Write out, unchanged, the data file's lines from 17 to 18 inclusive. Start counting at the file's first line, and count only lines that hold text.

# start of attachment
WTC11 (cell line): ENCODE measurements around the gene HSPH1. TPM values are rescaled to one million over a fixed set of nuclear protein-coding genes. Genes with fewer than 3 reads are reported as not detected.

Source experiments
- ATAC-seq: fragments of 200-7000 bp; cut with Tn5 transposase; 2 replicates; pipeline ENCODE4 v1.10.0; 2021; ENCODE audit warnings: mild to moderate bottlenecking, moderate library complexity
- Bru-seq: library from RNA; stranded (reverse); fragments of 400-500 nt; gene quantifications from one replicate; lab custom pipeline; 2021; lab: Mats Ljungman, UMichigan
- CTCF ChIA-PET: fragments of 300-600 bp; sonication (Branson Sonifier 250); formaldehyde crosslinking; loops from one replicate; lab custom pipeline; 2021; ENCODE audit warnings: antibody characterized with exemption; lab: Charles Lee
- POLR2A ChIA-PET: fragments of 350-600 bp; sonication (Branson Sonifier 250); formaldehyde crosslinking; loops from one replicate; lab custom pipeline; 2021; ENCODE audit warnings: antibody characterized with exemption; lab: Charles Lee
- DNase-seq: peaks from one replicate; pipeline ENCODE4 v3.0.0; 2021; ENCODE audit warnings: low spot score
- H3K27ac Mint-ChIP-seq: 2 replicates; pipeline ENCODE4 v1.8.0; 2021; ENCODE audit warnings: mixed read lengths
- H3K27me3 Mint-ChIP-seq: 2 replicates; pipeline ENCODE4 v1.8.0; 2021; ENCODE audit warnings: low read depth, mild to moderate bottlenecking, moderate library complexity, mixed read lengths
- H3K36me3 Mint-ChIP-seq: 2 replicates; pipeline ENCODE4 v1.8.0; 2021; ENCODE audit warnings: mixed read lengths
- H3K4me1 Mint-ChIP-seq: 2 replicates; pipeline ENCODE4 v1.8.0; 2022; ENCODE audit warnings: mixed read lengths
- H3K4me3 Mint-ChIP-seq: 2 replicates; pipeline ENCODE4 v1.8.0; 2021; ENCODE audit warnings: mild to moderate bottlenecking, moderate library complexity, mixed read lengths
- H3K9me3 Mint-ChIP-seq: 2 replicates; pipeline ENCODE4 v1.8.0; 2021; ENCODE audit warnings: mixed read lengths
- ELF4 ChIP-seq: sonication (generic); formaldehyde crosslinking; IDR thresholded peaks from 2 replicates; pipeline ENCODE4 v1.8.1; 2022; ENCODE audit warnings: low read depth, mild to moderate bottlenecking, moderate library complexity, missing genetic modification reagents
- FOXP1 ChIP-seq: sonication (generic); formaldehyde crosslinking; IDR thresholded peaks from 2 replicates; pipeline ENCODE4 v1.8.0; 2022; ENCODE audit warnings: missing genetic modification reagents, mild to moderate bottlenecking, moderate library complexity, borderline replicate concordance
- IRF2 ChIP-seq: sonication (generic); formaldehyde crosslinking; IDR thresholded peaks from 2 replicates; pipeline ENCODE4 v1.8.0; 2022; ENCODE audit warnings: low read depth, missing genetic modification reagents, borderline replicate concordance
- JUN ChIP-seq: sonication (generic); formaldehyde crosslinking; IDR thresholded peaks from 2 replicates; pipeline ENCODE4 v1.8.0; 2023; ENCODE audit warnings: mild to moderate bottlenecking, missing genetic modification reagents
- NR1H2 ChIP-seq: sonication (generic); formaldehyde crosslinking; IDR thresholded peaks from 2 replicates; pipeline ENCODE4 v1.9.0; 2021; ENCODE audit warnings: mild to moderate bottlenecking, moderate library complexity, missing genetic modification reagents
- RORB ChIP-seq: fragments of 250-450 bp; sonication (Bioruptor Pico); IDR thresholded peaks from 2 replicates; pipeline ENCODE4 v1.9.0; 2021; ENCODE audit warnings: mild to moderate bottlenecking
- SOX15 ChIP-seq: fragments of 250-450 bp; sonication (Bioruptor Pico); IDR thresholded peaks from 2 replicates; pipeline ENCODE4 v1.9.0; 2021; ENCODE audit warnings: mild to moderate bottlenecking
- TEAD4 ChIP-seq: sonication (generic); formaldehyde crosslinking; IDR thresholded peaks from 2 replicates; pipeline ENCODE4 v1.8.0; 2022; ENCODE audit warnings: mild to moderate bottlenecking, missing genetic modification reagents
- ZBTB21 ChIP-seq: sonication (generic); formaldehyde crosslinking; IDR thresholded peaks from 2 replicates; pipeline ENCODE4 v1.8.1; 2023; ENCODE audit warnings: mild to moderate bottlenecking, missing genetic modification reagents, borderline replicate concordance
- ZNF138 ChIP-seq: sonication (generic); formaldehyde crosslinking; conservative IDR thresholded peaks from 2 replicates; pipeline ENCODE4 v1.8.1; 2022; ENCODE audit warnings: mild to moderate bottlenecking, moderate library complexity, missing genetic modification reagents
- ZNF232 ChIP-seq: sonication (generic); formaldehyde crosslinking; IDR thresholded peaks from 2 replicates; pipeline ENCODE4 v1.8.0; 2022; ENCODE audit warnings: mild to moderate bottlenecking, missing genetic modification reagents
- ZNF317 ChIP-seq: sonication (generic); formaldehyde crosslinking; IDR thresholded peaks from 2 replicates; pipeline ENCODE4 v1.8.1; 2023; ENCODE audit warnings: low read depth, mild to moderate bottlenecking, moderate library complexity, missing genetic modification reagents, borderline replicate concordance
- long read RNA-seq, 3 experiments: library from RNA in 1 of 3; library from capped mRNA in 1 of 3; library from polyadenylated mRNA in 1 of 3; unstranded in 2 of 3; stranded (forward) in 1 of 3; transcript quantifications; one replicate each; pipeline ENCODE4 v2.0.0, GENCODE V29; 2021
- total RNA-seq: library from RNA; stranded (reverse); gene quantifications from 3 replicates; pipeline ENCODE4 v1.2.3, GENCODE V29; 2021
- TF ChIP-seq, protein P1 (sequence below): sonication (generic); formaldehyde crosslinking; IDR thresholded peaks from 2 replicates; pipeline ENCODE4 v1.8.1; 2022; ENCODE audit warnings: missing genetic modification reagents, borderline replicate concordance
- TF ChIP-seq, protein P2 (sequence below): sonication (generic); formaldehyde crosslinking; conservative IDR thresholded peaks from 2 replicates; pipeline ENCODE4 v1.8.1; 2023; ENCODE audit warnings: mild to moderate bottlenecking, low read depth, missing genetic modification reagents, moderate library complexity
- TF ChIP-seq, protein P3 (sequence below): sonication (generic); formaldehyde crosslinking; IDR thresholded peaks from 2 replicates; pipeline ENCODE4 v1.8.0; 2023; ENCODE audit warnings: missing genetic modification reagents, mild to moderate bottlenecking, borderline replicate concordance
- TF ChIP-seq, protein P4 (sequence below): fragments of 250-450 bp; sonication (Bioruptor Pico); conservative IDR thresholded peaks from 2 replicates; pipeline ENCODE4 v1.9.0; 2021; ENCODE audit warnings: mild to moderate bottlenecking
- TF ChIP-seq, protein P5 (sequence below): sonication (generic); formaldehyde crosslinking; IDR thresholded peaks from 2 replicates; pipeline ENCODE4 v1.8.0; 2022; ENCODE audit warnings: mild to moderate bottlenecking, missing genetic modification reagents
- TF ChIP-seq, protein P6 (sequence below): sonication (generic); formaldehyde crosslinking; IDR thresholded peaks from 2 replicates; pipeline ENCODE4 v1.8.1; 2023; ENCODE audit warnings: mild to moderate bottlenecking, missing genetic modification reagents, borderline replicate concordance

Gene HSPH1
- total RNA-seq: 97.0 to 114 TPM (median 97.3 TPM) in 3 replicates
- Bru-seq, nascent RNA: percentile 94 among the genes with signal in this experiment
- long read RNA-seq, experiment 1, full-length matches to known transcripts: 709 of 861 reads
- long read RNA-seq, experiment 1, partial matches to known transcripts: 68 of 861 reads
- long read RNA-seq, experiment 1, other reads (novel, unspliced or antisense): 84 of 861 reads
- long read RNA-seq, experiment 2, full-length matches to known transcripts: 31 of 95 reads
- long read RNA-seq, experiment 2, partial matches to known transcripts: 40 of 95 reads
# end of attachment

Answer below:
- JUN ChIP-seq: sonication (generic); formaldehyde crosslinking; IDR thresholded peaks from 2 replicates; pipeline ENCODE4 v1.8.0; 2023; ENCODE audit warnings: mild to moderate bottlenecking, missing genetic modification reagents
- NR1H2 ChIP-seq: sonication (generic); formaldehyde crosslinking; IDR thresholded peaks from 2 replicates; pipeline ENCODE4 v1.9.0; 2021; ENCODE audit warnings: mild to moderate bottlenecking, moderate library complexity, missing genetic modification reagents